Car ownership rates are changing. In the past, upwards of 40% of all new cars were purchased by Americans under the age of 34. However, according to new data from CNW research, the rate of purchases in that demographic has dropped to below 27% The decline in car ownership rates, particularly among the young, had been caused by a range of factors, including more urbanization, rising gas prices, expansion of public transportation options, and a tough economy. As a product of this situation, there has been a recent surge in companies offering car rental and sharing options. Our San Diego car accident attorneys understand the appeal of these options, but remind local travelers to be aware of some worrisome insurance issues as they relate to these joint car usage
Zipcar is perhaps the most well-known hourly car rental services. The company has customers who are “members” that pay to use the rental cars for various tasks on an hourly basis. RelayRides is an interesting offshoot program that allows community members to rent out their own idle cars to make extra money. These and similar companies have seen a surge in interest over the last few years.
However, there remains an obvious concern for all those who utilize these services. What happens in the event of an accident? Our San Diego County accident attorney is very familiar with the potential legal ramifications of these accidents—damages cause by auto accidents can quickly reach hundreds of thousands (or millions) of dollars. Are users of these rented or shared cars covered by insurance policies?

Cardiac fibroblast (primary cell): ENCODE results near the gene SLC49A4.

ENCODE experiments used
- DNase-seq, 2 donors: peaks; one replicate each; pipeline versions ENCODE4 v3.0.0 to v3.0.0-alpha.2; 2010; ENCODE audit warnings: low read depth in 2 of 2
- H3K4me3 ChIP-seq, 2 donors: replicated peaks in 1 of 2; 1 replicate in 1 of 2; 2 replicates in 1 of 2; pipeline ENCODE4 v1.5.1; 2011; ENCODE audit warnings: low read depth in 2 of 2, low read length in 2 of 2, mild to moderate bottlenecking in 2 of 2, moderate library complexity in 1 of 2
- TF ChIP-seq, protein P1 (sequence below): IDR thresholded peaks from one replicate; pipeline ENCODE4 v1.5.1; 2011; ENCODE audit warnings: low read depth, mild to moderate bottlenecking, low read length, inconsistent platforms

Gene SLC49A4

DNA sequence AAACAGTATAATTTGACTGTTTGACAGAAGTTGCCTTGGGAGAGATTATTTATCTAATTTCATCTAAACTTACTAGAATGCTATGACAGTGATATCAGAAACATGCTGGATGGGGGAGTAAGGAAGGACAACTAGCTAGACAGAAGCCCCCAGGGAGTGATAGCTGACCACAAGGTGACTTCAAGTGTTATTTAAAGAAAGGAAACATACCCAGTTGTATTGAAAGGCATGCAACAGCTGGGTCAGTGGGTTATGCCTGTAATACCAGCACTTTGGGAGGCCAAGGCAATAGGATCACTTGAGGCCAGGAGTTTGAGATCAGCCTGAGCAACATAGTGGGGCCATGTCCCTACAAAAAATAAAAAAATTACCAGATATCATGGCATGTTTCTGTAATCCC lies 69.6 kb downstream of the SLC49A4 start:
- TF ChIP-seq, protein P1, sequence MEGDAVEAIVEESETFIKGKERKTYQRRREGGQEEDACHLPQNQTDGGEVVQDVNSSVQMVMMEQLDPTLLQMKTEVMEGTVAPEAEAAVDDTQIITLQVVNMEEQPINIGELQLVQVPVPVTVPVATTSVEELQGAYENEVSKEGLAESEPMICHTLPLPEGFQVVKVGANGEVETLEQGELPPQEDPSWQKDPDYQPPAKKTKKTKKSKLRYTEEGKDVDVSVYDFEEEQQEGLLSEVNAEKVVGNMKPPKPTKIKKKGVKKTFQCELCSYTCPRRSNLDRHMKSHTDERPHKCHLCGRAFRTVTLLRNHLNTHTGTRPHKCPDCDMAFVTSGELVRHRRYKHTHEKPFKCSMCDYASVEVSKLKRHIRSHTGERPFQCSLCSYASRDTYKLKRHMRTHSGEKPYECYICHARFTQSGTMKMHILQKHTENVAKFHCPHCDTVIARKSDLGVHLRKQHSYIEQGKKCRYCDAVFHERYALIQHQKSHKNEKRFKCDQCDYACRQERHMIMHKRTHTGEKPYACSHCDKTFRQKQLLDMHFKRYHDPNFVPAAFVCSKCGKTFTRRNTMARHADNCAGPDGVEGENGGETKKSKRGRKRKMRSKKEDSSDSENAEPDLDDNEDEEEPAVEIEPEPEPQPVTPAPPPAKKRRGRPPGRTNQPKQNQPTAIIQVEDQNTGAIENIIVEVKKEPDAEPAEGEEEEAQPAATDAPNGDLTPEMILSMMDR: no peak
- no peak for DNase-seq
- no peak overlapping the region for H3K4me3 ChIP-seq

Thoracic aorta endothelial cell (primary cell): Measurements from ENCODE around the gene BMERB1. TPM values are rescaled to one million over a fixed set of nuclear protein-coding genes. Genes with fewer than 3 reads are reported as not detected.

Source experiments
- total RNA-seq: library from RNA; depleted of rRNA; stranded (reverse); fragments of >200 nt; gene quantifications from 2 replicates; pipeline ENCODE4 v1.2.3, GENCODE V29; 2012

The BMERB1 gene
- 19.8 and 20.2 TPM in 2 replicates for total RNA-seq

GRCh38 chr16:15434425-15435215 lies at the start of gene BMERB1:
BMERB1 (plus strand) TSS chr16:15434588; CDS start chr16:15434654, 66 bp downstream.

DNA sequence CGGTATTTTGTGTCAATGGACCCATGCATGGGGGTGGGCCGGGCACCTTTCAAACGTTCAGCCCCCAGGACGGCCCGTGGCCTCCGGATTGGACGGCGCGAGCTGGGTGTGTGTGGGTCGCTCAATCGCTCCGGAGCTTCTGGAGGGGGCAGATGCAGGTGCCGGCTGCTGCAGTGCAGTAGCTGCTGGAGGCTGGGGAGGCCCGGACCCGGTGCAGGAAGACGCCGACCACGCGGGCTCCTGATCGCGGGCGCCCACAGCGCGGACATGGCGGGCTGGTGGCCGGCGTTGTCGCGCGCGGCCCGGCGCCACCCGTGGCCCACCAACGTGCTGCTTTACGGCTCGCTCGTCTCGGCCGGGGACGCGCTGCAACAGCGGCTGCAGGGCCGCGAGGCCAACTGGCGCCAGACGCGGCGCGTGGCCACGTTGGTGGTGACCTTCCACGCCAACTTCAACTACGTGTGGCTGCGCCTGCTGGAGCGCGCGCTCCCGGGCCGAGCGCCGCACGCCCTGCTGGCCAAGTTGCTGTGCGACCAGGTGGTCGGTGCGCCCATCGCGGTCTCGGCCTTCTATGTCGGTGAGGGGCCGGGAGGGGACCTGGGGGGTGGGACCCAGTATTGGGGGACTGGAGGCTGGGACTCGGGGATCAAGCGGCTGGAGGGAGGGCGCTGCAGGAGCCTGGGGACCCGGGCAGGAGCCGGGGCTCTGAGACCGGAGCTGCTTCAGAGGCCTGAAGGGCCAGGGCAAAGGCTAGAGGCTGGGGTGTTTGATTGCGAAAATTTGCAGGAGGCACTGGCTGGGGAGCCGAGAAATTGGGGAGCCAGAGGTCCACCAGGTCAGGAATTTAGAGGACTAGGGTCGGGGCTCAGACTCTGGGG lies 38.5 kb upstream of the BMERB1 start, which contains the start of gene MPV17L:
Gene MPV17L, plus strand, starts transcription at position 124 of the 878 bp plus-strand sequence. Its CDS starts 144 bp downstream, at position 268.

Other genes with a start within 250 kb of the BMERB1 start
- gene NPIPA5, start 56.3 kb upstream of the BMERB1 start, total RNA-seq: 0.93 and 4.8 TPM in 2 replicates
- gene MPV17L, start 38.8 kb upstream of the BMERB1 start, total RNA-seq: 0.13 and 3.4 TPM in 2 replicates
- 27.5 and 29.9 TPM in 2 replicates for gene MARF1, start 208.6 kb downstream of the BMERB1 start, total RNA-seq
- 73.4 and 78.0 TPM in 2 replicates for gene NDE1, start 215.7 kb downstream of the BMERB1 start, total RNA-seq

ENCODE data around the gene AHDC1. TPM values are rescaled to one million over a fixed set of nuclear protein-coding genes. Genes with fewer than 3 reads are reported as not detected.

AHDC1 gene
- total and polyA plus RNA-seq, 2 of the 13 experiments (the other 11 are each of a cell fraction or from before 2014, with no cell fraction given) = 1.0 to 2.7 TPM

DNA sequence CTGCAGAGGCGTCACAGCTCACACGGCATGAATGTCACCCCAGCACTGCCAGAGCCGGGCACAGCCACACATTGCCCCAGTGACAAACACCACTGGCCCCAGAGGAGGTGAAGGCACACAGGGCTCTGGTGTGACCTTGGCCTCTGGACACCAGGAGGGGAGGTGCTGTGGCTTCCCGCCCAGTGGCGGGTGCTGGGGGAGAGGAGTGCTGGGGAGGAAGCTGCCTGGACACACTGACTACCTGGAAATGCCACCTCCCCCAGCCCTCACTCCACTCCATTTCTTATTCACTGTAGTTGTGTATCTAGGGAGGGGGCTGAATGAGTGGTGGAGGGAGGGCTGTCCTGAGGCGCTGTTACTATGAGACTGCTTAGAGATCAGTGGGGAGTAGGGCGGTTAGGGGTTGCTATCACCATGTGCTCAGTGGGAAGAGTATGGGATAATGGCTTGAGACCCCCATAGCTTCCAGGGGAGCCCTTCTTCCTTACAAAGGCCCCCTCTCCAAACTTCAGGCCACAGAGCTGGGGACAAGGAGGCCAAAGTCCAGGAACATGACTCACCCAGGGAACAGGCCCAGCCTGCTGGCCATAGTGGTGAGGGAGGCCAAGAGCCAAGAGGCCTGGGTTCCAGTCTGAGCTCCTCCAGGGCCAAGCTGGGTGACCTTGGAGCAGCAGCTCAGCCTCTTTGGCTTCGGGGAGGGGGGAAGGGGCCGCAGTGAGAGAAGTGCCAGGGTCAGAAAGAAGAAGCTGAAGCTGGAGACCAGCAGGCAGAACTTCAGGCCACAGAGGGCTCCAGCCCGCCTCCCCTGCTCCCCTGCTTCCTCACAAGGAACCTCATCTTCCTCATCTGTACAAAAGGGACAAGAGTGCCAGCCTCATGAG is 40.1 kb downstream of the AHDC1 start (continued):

According to a New York Times story last week, concerns are being raised by many about the exposure that users of these services face in case of injury. For car-sharing services like RelayRides, personal car insurance policies generally will not provide coverage if the policy holder is taking a fee to allow another to use the vehicle. To balance this risk, RelayRides offers $1 million in coverage. However, if a particularly negligent driver uses your car through this program and causes significant damage, the individual car owner may be liable over that policy limit. Also, if the owner of the car being shared is found not to have taken good care of the car (or otherwise misrepresented the vehicle’s safety), the $1 million policy itself may not apply, exposing the owner to serious personal liability.
Our North Country injury attorneys know that similar insurance concerns have been levied against the more established names in the field, like Zipcar. Zipcar involves use of cars owned by the company, so some of the personal liability issues are less pronounced.
However, many have questioned the adequacy of the coverage given to company members. In most cases, Zipcar provides $300,000 in insurance coverage for those over 21. Those under 21, because they are deemed higher accident risks, usually only receive the state minimum coverage–$50,000 total for personal injury and property damage. Of course, that coverage is quite minimal, potentially leaving travelers exposed to significant claims on their personal assets and income.
Car sharing and car rental programs will no doubt gain in popularity in the coming months and years. As more local travelers use these services it is important to raise awareness of these insurance issues. For frequent users, it may be prudent to purchase “non-owner’s policies,” which can provide additional coverage to ensure protection no matter what might happen.
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